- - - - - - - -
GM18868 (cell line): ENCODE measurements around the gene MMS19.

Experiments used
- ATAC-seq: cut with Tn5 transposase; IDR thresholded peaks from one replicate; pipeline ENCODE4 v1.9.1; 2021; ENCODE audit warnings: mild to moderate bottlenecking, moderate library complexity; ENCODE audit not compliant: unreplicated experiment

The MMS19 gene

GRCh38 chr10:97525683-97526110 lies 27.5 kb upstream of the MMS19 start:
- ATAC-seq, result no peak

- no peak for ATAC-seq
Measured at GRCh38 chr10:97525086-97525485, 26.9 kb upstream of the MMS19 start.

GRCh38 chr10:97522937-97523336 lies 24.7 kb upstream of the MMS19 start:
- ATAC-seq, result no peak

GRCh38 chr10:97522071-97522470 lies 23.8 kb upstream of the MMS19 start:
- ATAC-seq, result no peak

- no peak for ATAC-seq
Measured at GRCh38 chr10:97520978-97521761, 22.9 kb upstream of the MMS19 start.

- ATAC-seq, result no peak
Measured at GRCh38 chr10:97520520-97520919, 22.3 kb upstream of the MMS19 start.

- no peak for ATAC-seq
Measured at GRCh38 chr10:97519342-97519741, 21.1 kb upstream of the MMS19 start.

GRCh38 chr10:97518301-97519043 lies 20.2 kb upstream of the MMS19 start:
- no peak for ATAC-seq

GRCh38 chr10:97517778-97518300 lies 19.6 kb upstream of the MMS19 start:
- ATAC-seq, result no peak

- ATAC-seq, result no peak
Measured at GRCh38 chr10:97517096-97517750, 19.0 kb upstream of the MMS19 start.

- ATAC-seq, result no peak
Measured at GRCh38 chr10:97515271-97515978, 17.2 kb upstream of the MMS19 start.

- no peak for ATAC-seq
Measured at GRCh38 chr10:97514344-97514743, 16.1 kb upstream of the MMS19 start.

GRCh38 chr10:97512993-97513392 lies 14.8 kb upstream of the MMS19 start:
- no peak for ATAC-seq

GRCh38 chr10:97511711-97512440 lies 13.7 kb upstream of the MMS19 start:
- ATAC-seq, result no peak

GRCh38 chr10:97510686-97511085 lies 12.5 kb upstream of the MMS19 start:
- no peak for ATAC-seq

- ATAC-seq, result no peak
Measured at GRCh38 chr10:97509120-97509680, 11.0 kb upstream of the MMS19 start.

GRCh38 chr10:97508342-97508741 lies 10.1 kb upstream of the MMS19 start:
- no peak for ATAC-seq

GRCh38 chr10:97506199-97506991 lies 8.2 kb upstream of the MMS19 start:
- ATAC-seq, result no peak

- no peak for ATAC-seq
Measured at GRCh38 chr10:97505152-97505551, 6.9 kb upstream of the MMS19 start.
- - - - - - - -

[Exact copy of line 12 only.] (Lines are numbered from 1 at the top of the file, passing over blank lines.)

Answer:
- ATAC-seq, result no peak